The West Indian attacks which Brad Haddin grew up admiring bear almost no resemblance to that which Australia will have to negotiate in their do-or-die Twenty20 World Cup fixture.
The Friday night fixture in Dhaka will likely decide whether either team has a chance to progress to the semi-finals.
A loss would effectively end Australia’s World Cup – barring an unlikely set of events which would include lowly Bangladesh springing some upsets – after just two games following their opening round loss to Pakistan.
But to get over the top of masterblasters Chris Gayle and Dwayne Smith, they’ll also have to contend with the most unlikely of West Indian attacks that hardly has a recognised paceman and is stacked with quirky spin bowlers.
It is borderline unimaginable when you consider the famed West Indian attacks of the 1980s, who bounced and snarled their way to the top of world cricket with tearaway quicks Malcolm Marshall, Andy Roberts, Joel Garner and Michael Holding.
But the current Calypso Kings will likely open the bowling with the curious left-arm stylist Krishmar Santokie, who charges in like Mitchell Starc but sends down plenty of slower balls, and the mystifying off-spinner Sunil Narine.
“I think they have got a really good formula for this form of the game,” he said.
“They have obviously got Narine who is a tricky spinner to pick they have got the new left-armer (Santokie) who looks like he has got a few tricks.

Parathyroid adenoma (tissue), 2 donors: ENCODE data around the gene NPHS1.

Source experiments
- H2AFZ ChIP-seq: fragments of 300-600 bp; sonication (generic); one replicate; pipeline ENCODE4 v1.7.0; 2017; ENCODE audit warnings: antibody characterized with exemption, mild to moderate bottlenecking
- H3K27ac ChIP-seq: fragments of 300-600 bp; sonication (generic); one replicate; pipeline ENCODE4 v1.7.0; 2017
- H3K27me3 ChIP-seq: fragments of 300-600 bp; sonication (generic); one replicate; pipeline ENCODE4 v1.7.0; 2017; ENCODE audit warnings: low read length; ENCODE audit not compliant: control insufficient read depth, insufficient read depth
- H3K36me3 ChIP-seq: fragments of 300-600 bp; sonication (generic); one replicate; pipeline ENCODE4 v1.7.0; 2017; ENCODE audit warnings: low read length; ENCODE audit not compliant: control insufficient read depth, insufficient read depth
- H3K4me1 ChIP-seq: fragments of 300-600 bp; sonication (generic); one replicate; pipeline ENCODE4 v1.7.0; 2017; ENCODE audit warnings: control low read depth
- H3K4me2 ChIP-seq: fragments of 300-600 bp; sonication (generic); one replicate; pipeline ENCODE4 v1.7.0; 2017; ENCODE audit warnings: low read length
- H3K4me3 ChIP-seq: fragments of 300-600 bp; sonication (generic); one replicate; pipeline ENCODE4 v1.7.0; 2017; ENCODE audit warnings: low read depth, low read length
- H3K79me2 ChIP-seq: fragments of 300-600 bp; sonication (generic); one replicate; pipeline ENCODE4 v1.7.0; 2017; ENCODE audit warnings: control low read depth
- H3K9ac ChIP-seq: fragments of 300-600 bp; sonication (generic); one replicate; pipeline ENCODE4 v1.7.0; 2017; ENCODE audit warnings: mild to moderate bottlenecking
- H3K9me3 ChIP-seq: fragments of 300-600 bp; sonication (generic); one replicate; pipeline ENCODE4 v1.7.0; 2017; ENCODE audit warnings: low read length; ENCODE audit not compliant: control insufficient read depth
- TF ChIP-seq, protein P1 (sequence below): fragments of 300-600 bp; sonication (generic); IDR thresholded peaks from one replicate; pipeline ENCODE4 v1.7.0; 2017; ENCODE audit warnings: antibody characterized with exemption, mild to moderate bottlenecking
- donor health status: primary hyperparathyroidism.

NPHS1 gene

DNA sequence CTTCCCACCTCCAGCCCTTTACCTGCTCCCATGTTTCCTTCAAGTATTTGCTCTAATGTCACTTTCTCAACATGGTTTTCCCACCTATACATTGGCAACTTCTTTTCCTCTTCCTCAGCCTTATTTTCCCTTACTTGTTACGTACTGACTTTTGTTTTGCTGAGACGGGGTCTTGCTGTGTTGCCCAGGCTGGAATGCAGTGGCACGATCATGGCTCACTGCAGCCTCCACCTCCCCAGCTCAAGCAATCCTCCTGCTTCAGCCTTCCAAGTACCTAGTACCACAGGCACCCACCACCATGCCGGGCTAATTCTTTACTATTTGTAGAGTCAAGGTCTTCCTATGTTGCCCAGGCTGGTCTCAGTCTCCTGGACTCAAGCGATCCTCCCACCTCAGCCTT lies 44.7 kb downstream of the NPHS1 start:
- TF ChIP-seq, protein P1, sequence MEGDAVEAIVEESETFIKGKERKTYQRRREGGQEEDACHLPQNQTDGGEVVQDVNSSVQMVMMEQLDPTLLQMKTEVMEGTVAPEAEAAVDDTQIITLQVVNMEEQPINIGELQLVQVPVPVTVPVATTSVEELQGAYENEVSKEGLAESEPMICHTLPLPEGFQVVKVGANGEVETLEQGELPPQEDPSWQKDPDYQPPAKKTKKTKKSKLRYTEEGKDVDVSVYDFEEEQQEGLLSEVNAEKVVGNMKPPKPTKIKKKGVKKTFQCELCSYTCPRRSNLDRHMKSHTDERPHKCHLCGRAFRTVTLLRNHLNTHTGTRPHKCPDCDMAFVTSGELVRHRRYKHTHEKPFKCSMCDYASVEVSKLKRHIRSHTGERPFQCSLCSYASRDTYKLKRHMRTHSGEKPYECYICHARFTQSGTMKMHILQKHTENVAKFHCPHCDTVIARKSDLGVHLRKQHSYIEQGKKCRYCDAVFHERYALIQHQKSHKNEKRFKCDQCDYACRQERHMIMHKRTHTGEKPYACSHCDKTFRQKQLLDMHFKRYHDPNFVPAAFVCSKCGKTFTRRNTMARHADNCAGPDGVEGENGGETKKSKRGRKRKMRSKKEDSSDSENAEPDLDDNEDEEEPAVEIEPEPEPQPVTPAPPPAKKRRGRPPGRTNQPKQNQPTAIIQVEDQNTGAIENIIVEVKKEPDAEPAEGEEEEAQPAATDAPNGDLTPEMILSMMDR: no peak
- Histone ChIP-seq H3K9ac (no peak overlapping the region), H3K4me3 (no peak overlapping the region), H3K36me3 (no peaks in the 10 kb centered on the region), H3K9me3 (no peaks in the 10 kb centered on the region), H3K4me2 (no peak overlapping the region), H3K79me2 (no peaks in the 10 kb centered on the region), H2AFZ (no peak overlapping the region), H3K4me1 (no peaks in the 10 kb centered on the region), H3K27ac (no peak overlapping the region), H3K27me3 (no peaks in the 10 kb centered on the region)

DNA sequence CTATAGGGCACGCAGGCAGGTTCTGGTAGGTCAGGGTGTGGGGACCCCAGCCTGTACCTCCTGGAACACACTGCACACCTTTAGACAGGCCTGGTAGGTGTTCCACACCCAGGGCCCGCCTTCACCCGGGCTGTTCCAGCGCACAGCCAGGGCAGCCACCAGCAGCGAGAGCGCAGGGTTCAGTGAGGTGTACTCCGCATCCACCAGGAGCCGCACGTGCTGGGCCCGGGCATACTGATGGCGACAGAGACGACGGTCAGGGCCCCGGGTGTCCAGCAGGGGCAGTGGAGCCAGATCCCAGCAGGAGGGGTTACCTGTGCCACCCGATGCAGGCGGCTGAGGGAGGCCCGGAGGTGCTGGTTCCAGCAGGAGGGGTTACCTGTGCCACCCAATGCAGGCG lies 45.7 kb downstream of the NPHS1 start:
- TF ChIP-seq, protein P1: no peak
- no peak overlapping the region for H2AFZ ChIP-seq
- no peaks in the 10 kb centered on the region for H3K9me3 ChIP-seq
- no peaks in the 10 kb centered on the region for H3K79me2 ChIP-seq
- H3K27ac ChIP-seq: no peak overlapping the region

“They have got a lot of options which I think you need in this format. And they have won this competition last time around so it is a pretty big mountain for us.
“It is different to a traditional West Indies team but probably this format of the game they have embraced it as well as any other country.”
Haddin played in the Big Bash with Narine at the Sydney Sixers, but doesn’t think he can shed too much light on the unique spinner’s tricks – other than to try and bash him out of the attack.
“His economy rate is as good as anyone in the world in this form of the game,” he said.
“But you only know one gear in this game so you have got to go after him, like you do any other spinner, to maybe put them off their game or maybe get them to do something they are not quite as comfortable with.”
Australia will most likely welcome match-winning allrounder James Faulkner back from a knee injury, with Haddin predicting the combative 23-year-old will bring some much-needed energy and fight.
The Windies, however, will be sweating on the fitness of superstar opener Gayle and wicketkeeper Dinesh Ramdin.
Scans on Ramdin’s right thumb cleared him of any fracture, but there remains significant bruising and he is a game-day decision, while Gayle is battling a left ankle injury which hampered him in their comfortable victory over Bangladesh on Tuesday.